In an appearance in San Marcos Friday, former U.S. Transportation Secretary Mary Peters said that she favors a VMT, or vehicle miles tax to replace the gasoline tax. “The technology exists for it,” Peters said.

The San Antonio Express News describes it this way: “A vehicle miles tax would be levied by navigational devices in vehicles. Mileage information would be read by other devices at gasoline stations. The tax rate could be adjusted to higher rates for driving in high-traffic corridors and/or for larger, less-fuel efficient vehicles.”

Then this: “The only problem with the VMT technology involves privacy, she acknowledged, since personal information about trips, times and dates would be recorded.”

That is not the “only problem”. The problems with this ever increasingly popular tax system are broad and deep, so much so that we need to be aware of the idea and be ready to fight it.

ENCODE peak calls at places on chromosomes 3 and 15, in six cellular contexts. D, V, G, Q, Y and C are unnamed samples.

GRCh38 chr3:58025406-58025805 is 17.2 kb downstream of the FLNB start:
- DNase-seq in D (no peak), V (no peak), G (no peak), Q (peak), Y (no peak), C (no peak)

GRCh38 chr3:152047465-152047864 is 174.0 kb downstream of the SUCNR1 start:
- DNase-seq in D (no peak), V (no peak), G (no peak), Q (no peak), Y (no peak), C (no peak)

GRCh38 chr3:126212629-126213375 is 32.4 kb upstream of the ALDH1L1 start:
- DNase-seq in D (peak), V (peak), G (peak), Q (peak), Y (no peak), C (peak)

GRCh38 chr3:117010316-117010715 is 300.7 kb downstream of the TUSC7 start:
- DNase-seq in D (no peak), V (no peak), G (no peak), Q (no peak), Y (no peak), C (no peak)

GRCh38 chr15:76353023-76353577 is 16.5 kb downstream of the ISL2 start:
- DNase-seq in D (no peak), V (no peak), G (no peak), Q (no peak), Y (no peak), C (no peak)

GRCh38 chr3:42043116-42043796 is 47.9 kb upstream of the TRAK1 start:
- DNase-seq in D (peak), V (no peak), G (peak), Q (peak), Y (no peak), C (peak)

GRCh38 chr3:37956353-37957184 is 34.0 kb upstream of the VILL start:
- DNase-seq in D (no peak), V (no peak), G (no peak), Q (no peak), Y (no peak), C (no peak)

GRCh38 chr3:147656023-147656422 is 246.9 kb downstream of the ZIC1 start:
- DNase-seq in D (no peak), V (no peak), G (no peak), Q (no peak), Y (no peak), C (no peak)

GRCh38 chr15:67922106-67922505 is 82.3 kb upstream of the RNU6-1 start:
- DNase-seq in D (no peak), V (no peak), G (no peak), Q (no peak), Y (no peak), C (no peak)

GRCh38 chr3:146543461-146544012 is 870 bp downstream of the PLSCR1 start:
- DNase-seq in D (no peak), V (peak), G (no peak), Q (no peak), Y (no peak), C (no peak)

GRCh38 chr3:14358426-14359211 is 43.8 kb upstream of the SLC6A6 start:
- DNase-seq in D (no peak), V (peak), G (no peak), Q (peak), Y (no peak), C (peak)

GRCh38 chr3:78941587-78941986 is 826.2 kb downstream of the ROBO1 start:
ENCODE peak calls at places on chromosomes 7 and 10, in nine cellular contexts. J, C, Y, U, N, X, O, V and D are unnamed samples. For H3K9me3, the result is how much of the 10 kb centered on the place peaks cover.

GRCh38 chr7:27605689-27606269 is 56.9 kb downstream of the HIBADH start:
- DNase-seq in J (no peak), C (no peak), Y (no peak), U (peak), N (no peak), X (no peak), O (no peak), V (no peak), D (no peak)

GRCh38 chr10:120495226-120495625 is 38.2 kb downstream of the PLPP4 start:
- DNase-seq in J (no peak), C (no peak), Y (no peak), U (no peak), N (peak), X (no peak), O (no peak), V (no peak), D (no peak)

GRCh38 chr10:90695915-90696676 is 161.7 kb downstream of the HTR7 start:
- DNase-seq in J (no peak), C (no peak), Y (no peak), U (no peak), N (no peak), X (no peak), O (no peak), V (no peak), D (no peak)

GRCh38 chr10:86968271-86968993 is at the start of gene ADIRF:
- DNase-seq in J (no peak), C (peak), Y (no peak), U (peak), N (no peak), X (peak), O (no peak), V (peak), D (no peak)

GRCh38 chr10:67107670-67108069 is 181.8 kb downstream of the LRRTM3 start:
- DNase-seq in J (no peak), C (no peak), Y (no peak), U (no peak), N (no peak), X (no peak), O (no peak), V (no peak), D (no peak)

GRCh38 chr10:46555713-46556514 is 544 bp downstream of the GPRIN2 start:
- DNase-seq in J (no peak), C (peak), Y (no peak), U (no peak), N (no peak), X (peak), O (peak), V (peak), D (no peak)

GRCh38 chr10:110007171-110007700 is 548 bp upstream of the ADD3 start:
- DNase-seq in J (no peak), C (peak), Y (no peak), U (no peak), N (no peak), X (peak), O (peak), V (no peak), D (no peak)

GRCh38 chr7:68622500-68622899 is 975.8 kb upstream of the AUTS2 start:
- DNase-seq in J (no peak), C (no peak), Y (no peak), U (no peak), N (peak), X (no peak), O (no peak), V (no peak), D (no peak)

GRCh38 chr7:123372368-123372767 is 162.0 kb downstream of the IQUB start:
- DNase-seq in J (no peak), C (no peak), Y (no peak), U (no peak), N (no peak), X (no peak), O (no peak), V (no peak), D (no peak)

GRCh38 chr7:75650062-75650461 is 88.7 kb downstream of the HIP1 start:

Sure it is objectionable because government would be able to monitor all of your movements and thereby enact tax rates designed to modify your personal behavior. Frankly that is precisely why the idea is so attractive to the Left. But, some non-Leftists have been seduced by the idea too, partly because they live in ultra-congested urban areas and think the whole country lives the same way.

Vote majorities are now in the cities, both in Texas and across the nation, so any vehicle miles tax will have rural Americans, who inherently drive many times the numbers of miles as city dwellers, paying even more to subsidize the endless freeways and interchanges of those who choose life in the urban jungle.

Robert Pratt is host of the top rated Pratt on Texas radio program which can be heard at

Pratt on Texas

Robert Pratt has been active in Texas Republican politics since the Reagan re-elect in 1984. He has served as Lubbock County Republican chairman, and in 2006 founded the Pratt on Texas radio network, providing the news and commentary of Texas on both radio and podcast. Learn more at


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